The Department of Social Science and Languages
The Department of Social Sciences and Languages at Northumbria University, is the ‘home’ Department for the University of Northumbria and Newcastle Youth Offending Team partnership but the range of activities undertaken span all four faculties of the University. SS&L research at Northumbria is concerned with analysing and explaining how the lives of individuals, societies and nations are being transformed by multi-level processes of change, from the global to the local.
Researchers draw upon insights from a range of disciplines including Criminology, Sociology, Politics, and International Development, with the distinctiveness of this multi-disciplinary approach also reflected in the impact of our work on research users across public, private and voluntary sectors, including the most marginalised groups in society.
In Social Sciences the specialist Research Centres study: International Development; International Public Policy and Management; Civil Society and Citizenship; Offenders and Offending.
The Centre for Offenders and Offending focuses research upon the nature and dynamics of criminal and ‘deviant’ behaviour by examining the context in which offenders operate and offending takes place. Research focuses on the activities of the powerful as well as the marginalised and reflects local, regional, national and global dynamics of offending behaviour. The Centre also places an emphasis on legal, political, institutional and social responses to offenders and offending, and includes research work that examines crime reduction, harm minimisation, community safety, and measures to prevent re-offending and environmental crime.
The Centre for Civil Society and Citizenship brings together researchers, practitioners and policy makers interested in exploring the shifting dynamics of the relationships between the theory, policy, practices and institutions of civil society and citizenship at local, regional, national, international and transnational level. Research interests cover the discourses and practices of citizenship; volunteering and the nature of voluntary action; and civil society institutions and actors. The Centre is interdisciplinary and international in the scope, ambition and focus of its research. Funders and partners include the Economic and Social Research Council, Arts and Humanities Research Council, Age UK, the Institute for Volunteering Research and Volunteer Development Scotland.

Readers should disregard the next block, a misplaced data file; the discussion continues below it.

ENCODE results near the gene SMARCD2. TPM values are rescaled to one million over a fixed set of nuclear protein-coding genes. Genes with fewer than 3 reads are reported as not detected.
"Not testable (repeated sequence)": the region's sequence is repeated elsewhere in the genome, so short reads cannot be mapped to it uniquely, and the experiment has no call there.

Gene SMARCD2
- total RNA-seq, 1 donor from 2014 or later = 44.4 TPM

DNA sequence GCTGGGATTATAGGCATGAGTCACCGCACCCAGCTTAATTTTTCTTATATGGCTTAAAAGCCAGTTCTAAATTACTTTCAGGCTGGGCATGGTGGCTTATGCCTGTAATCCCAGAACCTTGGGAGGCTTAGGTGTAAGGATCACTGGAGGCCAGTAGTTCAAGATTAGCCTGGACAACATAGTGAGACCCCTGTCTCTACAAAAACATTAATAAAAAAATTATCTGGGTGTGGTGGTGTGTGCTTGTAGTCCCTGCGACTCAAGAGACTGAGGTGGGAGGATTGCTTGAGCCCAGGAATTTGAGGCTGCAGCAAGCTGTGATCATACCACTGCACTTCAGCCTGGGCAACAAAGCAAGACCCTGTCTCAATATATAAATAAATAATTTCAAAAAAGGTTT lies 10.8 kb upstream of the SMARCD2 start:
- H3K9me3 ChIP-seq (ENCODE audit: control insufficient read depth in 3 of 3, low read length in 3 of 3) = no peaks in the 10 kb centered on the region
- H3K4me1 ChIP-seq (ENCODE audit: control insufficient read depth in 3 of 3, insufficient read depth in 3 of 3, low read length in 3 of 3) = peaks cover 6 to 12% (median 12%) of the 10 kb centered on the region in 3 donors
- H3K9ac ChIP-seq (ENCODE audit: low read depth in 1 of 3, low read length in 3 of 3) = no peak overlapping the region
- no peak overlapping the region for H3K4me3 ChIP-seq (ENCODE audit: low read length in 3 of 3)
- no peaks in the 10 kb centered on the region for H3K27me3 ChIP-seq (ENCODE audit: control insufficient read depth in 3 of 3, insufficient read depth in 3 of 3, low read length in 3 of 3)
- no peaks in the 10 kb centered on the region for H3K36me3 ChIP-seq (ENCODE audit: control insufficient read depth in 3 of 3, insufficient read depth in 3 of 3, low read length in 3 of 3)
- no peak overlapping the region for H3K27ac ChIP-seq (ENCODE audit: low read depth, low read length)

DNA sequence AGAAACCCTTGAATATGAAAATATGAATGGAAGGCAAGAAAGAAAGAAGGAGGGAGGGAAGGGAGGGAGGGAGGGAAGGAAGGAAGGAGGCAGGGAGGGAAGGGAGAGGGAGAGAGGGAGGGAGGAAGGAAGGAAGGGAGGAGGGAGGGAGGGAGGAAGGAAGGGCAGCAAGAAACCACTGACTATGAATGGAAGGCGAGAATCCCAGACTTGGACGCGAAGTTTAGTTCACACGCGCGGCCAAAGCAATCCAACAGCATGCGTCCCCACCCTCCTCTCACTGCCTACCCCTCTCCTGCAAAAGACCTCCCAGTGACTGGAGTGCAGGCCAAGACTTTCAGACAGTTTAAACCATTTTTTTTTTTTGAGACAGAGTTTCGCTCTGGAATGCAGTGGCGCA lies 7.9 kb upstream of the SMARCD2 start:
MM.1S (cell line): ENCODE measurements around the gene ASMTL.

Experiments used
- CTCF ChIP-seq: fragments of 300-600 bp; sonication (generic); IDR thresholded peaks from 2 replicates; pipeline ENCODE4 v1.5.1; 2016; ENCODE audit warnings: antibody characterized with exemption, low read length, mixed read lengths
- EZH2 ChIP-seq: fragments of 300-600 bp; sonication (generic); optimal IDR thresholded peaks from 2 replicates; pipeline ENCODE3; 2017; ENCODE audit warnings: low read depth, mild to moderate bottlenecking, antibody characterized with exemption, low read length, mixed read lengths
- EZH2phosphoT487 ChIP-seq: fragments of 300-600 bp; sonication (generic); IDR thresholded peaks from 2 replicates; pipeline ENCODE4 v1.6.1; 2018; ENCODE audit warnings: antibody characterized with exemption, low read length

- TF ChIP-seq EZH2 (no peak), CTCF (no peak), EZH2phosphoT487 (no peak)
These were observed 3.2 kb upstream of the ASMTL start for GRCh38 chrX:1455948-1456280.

Research in the Centre for International Public Policy and Management examines how Global and European organisations operate; how national reforms (in areas such as health and welfare benefits) are affecting service users; how local governments are responding to austerity; and how communities of place and identity can influence local democracy and service provision. Researchers collaborate with institutions such as the United Nations Studies Association, the European Group for Public Administration, and the Institute for Local Governance for the North East.
Research in the Centre for International Development brings together academics and practitioners from the UK and internationally to promote research, consultancy, teaching, training and public engagement on global poverty and inequality, the communities and individuals who experience it, and the policies, practices and approaches that seek to address it. Research is organised around three key themes: NGOs, Activism and Civil Society, Governance, Environmental Resources and Sustainability, Transnationalism, Cosmopolitanism and Mobility.
We are a leading centre for energising creative practice and academic study. By working in partnership with a broad range of stakeholders, we seek to nurture ‘home-grown’ talent and, through meaningful engagement, business innovation, and knowledge creation at the highest level, support and grow the economic, social, cultural and intellectual capital of the region and beyond.
A primary principle of our Engagement and Enterprise activity is to have a real-world focus reflected in the scope of the activity we undertake with external stakeholders so that we are better placed and able to respond to social need locally, nationally and globally, which has the potential to generate ambitious outcomes, and stimulate creativity, income and innovation
To find out more about the Department of Social Science and languages follow the link below
Newcastle Youth Offending Team
The Youth Offending Team (YOT) incorporates representatives from a wide range of services and can therefore respond to the needs of young offenders in a comprehensive way.
The YOT identifies the needs of each young offender by assessing them with a national assessment. It identifies the specific problems that make the young person offend as well as measuring the risk they pose to others. This enables the YOT to identify suitable programmes to address the needs of the young person with the intention of preventing further offending.
The key priorities and achievements for the Youth Offending Team are:
- recidivism – to reduce reoffending rates;
- education, training and employment;
- mental health;
- race equality;
- substance misuse;
- restorative justice; and
- parenting support.